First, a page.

- 46. Put billionaire hedge fund manager Carl Icahn in charge of trade negotiations with China and Japan, and pick an ambassador to Japan who is "a killer," unlike the current ambassador, Caroline Kennedy.
- 54. Simplify the U.S. tax code and reduce the number of tax brackets from seven to four. The highest earners would pay a 25-percent tax. The corporate tax rate would fall to 15 percent. Eliminate the "marriage penalty" for taxpayers and get rid of the alternate minimum tax.54. Simplify the U.S. tax code and reduce the number of tax brackets from seven to four. The highest earners would pay a 25-percent tax. The corporate tax rate would fall to 15 percent.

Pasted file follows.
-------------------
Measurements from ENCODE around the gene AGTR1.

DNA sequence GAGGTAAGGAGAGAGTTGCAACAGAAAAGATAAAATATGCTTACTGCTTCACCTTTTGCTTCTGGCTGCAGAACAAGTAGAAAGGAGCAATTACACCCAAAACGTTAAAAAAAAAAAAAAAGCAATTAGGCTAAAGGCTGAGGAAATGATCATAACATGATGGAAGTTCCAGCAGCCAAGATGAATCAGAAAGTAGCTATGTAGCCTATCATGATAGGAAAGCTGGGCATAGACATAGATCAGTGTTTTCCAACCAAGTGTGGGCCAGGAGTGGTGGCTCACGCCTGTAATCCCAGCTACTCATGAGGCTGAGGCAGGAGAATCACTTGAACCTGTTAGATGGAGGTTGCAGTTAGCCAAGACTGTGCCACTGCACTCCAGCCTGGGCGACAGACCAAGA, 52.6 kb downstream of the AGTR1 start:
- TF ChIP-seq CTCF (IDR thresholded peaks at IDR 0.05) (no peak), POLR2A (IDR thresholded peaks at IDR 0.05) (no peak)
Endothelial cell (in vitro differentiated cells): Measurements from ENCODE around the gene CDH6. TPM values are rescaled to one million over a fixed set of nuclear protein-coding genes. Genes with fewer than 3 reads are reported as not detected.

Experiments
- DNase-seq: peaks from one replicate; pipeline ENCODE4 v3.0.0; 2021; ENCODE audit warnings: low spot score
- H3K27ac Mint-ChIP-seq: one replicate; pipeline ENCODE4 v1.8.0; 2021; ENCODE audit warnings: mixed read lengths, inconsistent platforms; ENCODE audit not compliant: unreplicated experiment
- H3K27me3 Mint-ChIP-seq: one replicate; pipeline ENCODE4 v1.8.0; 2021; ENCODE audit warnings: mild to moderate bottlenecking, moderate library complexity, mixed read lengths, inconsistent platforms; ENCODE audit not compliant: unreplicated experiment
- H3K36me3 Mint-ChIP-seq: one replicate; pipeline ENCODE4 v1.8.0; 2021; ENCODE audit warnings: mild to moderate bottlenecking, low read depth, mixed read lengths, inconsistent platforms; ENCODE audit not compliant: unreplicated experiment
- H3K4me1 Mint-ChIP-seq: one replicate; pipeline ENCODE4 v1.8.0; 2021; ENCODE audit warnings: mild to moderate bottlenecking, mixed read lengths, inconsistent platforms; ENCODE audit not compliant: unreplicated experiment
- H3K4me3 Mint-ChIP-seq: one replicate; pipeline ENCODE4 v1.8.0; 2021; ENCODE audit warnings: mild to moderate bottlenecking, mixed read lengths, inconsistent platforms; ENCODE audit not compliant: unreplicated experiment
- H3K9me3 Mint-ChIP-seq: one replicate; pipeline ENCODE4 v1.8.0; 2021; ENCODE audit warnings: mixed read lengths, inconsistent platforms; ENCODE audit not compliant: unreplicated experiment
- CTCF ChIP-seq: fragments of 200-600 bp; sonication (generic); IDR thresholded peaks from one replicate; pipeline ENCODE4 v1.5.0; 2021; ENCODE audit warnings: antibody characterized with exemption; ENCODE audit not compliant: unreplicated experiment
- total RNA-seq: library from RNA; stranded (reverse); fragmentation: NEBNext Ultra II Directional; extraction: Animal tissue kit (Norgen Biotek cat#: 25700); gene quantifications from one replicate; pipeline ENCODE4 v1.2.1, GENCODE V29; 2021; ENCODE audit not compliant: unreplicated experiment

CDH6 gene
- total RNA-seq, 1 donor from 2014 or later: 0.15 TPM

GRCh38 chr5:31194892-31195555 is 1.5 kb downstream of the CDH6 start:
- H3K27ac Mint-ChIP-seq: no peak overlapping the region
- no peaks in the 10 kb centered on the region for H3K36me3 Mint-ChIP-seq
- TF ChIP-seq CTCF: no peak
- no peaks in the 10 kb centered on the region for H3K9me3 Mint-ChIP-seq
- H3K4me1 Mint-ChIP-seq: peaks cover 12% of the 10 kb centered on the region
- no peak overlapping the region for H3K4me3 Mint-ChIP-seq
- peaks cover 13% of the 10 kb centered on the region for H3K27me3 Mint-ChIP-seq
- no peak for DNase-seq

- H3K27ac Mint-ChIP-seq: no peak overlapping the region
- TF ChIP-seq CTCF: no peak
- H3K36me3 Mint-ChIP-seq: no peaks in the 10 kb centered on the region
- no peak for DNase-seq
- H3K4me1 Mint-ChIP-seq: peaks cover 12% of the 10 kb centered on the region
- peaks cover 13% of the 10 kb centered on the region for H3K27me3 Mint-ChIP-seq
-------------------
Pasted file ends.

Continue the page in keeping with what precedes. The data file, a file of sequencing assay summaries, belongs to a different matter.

by phil - May 3rd, 2016 8:32 am
What a silly market!
I warned our Members in the afternoon to be wary of the low-volume rally and, of course, we stayed the course on our bearish hedges (see last week's posts), which kept us from enjoying yesterday's move up but will serve us well this morning as we're right back to Friday's lows. Today's excuse for the sell-off is more bad data from China (what other kind is there) with yet another negative (below 50) PMI reading.
Even worse, China's financial regulator is clamping down on shadow banking. China’s banking regulator is cracking down on financial engineering that Chinese banks have used to disguise Trillions of dollars in risky loans as investment products. The clampdown, which will force banks to make provisions they previously avoided by disguising loans as investments, is designed to deflate one of the fastest-growing areas of the vast shadow banking apparatus, where bad debts are increasing.